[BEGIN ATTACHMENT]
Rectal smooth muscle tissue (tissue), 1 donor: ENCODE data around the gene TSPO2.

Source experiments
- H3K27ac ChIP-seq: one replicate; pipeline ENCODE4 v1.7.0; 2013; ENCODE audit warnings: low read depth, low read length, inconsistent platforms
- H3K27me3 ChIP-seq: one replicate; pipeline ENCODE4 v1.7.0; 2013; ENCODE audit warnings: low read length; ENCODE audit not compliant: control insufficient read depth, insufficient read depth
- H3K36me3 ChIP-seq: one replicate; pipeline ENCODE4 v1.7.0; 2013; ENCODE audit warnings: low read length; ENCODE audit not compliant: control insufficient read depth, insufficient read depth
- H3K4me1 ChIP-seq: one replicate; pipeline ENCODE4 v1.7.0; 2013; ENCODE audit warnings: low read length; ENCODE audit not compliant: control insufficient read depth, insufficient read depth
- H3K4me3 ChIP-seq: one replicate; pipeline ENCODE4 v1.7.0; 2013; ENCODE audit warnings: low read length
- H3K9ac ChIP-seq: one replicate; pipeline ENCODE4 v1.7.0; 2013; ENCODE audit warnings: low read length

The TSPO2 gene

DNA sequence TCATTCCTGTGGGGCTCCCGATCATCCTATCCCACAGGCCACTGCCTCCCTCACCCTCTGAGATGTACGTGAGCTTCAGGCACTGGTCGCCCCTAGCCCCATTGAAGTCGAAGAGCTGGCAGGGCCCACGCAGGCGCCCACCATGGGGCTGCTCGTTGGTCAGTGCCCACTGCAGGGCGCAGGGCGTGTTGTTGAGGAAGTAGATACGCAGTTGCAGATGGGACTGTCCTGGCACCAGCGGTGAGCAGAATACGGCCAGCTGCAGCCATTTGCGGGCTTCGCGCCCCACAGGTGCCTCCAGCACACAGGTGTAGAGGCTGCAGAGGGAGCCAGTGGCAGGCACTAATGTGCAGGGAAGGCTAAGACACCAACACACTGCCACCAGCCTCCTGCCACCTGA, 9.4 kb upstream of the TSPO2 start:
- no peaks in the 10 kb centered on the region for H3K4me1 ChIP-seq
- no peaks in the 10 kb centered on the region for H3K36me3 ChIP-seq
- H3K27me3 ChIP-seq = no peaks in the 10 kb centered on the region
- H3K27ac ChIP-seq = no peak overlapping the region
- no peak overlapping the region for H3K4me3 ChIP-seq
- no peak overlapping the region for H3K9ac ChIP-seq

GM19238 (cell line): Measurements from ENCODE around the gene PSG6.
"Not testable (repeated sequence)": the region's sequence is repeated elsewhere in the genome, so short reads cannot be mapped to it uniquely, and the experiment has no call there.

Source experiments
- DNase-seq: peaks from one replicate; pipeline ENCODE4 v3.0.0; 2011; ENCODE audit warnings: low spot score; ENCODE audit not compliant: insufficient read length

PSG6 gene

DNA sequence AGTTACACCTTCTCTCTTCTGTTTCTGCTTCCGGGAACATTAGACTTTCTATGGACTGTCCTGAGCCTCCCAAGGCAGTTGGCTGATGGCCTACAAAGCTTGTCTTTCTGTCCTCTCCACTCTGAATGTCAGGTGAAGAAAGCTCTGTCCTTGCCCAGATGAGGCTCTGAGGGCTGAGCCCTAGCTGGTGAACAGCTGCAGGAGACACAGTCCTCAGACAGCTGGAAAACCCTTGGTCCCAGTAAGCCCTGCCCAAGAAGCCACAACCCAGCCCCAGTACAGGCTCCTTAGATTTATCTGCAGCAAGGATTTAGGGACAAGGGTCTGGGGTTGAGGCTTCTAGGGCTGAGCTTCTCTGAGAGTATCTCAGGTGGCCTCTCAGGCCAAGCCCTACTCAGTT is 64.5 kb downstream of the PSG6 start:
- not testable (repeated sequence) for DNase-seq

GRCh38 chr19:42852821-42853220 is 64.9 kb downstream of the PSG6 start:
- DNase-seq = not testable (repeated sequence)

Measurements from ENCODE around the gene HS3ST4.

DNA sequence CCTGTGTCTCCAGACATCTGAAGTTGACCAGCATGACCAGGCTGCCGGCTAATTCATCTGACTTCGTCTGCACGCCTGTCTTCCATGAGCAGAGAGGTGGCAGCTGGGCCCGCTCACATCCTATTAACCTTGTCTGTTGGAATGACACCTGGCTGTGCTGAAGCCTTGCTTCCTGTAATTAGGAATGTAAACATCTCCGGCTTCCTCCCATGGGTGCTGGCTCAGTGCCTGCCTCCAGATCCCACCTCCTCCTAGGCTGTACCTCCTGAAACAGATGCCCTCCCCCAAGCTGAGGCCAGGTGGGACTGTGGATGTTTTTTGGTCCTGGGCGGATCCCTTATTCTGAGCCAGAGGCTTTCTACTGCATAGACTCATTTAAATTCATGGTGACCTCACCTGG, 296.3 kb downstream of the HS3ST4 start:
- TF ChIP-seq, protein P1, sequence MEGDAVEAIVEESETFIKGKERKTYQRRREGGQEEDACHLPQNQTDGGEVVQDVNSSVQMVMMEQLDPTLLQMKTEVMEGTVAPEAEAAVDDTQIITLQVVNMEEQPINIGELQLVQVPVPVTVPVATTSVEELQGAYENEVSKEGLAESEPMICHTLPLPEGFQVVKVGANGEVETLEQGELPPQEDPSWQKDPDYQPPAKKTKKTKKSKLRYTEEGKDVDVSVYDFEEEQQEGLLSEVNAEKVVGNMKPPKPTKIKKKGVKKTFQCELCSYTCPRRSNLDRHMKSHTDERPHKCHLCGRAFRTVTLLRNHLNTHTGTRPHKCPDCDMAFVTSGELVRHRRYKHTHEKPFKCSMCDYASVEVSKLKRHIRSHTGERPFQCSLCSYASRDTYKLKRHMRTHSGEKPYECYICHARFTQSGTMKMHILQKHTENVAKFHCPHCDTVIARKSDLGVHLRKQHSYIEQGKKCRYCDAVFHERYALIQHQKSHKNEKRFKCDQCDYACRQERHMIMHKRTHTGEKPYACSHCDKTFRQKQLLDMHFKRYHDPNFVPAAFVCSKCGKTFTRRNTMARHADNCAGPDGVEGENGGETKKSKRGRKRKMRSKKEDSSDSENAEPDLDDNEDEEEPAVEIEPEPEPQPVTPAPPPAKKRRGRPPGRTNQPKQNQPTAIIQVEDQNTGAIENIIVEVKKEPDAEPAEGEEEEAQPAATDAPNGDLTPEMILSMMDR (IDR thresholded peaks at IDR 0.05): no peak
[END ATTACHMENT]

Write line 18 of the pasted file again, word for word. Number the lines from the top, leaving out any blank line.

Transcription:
"Not testable (repeated sequence)": the region's sequence is repeated elsewhere in the genome, so short reads cannot be mapped to it uniquely, and the experiment has no call there.